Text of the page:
During my holidays, I had plenty of time to study and reverse a program, which was completely coded in C++. This was the first time I seriously studied a C++ codebase, using IDA as the only source of information, and found it quite hard.
Here’s a sample of what you get with Hex-rays when you start up digging into an interesting function:
v81 = 9;
v63 = *(_DWORD *)(v62 + 88);
if ( v63 )
v64 = *(int (__cdecl **)(_DWORD, _DWORD, _DWORD,
_DWORD, _DWORD))(v63 + 24);
if ( v64 )
v62 = v64(v62, v1, *(_DWORD *)(v3 + 16), *(_DWORD
*)(v3 + 40), bstrString);
It’s our job to add symbol names, identify classes and set up all the information to help hex-rays in giving us a reliable and certainly understandable output:
padding = *Dst;
if ( padding < 4 )
if ( this2->encrypt_in != null )
if ( this2->compression_in != null )
avail_len = buffer_avail_bytes(this2->compression_buffer_in);
ptr = buffer_get_data_ptr(this2->compression_buffer_in);
buffer_add_data_and_alloc(this2->decrypted_input_buffer, ptr, avail_len);
packet_type = buffer_get_u8(this2->decrypted_input_buffer);
*len = buffer_avail_bytes(this2->decrypted_input_buffer);
this2->packet_len = 0;
Continue reading “Reversing C++ programs with IDA pro and Hex-rays”
A weakness ?
While reading the actual posts around the allegations of a so-called backdoor in the OpenBSD IPSec code, which would have been inserted by the FBI through a developer, some comments have been posted on both Slashdot and LWN about “long-standing bugs in SSH2”. The page which details the criticism can be found here. These comments were done by Bernard Perrot when he was patching OpenSSH to comply with the (dumb) restrictions to the use of cryptography in France by the French law.
“I often like to point out an incomprehensible weakness of the protocol concerning the “padding” (known as covered channel): in both version 1 and 2 the packets, have a length which is a multiple of 64 bits, and are padded with a random number. This is quite unusual and therefore sparing a classical fault that is well known in encrypting products: a “hidden” (or “subliminal”) channel. Usually , we “pad” with a verified sequence as for example, give the value n for the byte rank n (self describing padding). In SSH, the sequence being (by definition) randomized, it cannot be checked. Consequently, it is possible that one of the parties communicating could pervert / compromise the communication for example used by a third party who is listening. One can also imagine a corrupted implementation unknown by the two parties (easy to realize on a product provided with only binaries as generally are commercial products). This can easily be done and in this case one only needs to “infect” the client or the server. To leave such an incredible fault in the protocol, even though it is universally known that the installation of a covered channel in an encryption product is THE classic and basic way to corrupt the communication, seems unbelievable to me . It can be interesting to read Bruce Schneier’s remarks concerning the implementation of such elements in products influenced by government agencies. (http://www.counterpane.com/crypto-gram-9902.html#backdoors).”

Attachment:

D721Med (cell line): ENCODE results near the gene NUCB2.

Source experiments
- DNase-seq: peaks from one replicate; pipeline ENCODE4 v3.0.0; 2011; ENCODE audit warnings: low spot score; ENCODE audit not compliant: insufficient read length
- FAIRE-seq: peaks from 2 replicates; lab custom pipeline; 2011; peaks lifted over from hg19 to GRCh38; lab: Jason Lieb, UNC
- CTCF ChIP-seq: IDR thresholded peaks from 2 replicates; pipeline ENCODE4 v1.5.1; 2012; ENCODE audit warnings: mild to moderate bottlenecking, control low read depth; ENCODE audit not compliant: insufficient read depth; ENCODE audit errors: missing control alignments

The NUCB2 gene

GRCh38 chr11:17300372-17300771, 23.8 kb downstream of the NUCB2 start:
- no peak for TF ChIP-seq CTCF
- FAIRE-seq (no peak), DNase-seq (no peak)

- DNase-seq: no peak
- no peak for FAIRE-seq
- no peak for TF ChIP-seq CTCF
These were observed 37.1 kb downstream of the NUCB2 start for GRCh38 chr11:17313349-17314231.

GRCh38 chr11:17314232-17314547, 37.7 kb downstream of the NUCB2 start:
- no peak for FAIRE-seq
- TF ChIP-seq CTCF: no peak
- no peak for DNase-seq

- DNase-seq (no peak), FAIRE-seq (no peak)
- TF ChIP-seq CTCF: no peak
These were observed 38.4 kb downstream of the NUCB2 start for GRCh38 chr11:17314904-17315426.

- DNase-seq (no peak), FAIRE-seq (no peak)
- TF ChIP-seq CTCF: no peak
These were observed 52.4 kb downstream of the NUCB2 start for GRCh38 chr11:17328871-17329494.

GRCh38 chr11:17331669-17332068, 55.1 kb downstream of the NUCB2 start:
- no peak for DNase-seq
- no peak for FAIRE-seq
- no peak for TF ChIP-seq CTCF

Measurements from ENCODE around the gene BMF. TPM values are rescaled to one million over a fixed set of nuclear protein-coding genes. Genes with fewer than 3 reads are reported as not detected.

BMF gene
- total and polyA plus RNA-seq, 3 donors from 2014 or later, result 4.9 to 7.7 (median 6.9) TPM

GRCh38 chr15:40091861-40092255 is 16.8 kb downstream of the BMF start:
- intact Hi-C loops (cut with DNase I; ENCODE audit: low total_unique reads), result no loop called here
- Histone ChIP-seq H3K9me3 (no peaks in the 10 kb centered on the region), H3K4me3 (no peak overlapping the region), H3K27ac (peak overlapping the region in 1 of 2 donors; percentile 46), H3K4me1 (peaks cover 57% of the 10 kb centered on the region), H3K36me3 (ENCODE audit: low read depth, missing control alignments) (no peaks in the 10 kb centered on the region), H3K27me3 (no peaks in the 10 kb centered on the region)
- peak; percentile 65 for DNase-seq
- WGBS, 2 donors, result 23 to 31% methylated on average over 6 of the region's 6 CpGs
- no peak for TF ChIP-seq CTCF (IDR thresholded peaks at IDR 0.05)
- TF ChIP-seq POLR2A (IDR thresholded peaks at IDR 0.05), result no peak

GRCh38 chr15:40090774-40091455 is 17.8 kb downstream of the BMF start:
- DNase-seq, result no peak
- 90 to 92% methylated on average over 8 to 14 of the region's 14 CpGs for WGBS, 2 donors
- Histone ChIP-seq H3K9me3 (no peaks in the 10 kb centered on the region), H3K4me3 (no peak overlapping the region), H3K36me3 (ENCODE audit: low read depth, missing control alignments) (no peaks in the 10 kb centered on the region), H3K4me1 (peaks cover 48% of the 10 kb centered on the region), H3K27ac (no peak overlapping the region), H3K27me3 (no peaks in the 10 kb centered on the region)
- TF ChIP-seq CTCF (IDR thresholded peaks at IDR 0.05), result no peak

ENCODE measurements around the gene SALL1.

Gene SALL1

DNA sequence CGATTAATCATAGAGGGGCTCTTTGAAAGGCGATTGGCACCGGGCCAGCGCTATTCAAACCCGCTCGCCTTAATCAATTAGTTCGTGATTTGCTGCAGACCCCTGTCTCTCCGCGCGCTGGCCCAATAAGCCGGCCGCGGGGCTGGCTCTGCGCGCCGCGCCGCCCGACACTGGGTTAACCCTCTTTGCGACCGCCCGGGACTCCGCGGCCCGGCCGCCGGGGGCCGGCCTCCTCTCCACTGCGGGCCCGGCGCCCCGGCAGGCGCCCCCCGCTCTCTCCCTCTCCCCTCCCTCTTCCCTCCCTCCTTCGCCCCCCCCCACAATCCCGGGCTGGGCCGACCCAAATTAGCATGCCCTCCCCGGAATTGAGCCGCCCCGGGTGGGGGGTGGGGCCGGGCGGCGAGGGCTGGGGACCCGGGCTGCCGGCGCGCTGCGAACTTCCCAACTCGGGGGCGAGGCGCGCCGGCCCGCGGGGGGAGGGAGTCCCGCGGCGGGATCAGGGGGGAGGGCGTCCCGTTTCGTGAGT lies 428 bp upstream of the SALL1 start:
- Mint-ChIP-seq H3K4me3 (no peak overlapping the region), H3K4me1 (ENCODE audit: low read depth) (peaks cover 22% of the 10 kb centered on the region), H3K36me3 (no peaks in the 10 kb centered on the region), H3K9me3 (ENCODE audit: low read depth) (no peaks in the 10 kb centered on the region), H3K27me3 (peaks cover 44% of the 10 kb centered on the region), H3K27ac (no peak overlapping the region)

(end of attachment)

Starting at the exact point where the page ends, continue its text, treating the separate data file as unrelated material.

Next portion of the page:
The author says that SSH1 and SSH2 are vulnerable to covert-channel attack.
Continue reading “SSH protocol weakness ?”
When designing the new libssh architecture, we decided to make it completely callback-based, even internally. This provide cool features, like the possibility to extend libssh without recompiling it, or executing more easily asynchronous or nonblocking functions. Libssh 0.5 will run as a state machine, which listen for packets, and then calls callbacks from the packet type. The handlers will evaluate the current state of the session and what to do with packets. Sometimes, the state of the session itself changes as the result of a packet (e.g. when receiving a SSH_AUTH_SUCCESS packet).
A sequence diagram of a synchronous function such as authentication or simple channel read can be systematized as following:
What’s happening is pretty straightforward. The thread X is waiting for a specific packet x (or more precisely, the internal state change caused by packet x). It calls a function called ProcessInput (this is a simplification) which itself locks itself and tries to read packets from the socket. After a packet has been read, the callback for the packet (in this case, x) is called, which updates the internal state of the session.
ProcessInput returns after reading one packet. X verifies that the state changes to x, otherwise, it simply tries a ProcessInput again (not on the drawing) until it receives a state change it can process. Continue reading “Threading design pattern ?”
Hey there, you may know I am a developer of the SSH Library libssh. Last week, a post on the libssh mailing list was reporting a connection problem under Redhat RHEL 4.8. It seemed that the new cipher aes128-ctr, recently implemented in libssh, had a little problem…
This bug looked strange, firstly because we never ever had any cryptographic problems within libssh, secondly because the debugging did not report something broken :
 Set output algorithm to aes256-ctr
 Set input algorithm to aes256-ctr
 Writing on the wire a packet having 17 bytes before
 17 bytes after comp + 10 padding bytes = 28 bytes packet
 Encrypting packet with seq num: 3, len: 32
 Sent SSH_MSG_SERVICE_REQUEST (service ssh-userauth)
 Decrypting 16 bytes
 Packet size decrypted: 44 (0x2c)
 Read a 44 bytes packet
 Decrypting 32 bytes
2010-04-12 13:14:54,211557; 1126189408 procSrvAuth; Did not receive SERVICE_ACCEPT
While giving on the OpenSSH side :
sshd: debug1: SSH2_MSG_NEWKEYS sent
sshd: debug1: expecting SSH2_MSG_NEWKEYS
sshd: debug1: SSH2_MSG_NEWKEYS received
sshd: debug1: KEX done
sshd: Disconnecting: Corrupted MAC on input.
Continue reading “Debugging a cryptographic bug in libssh…”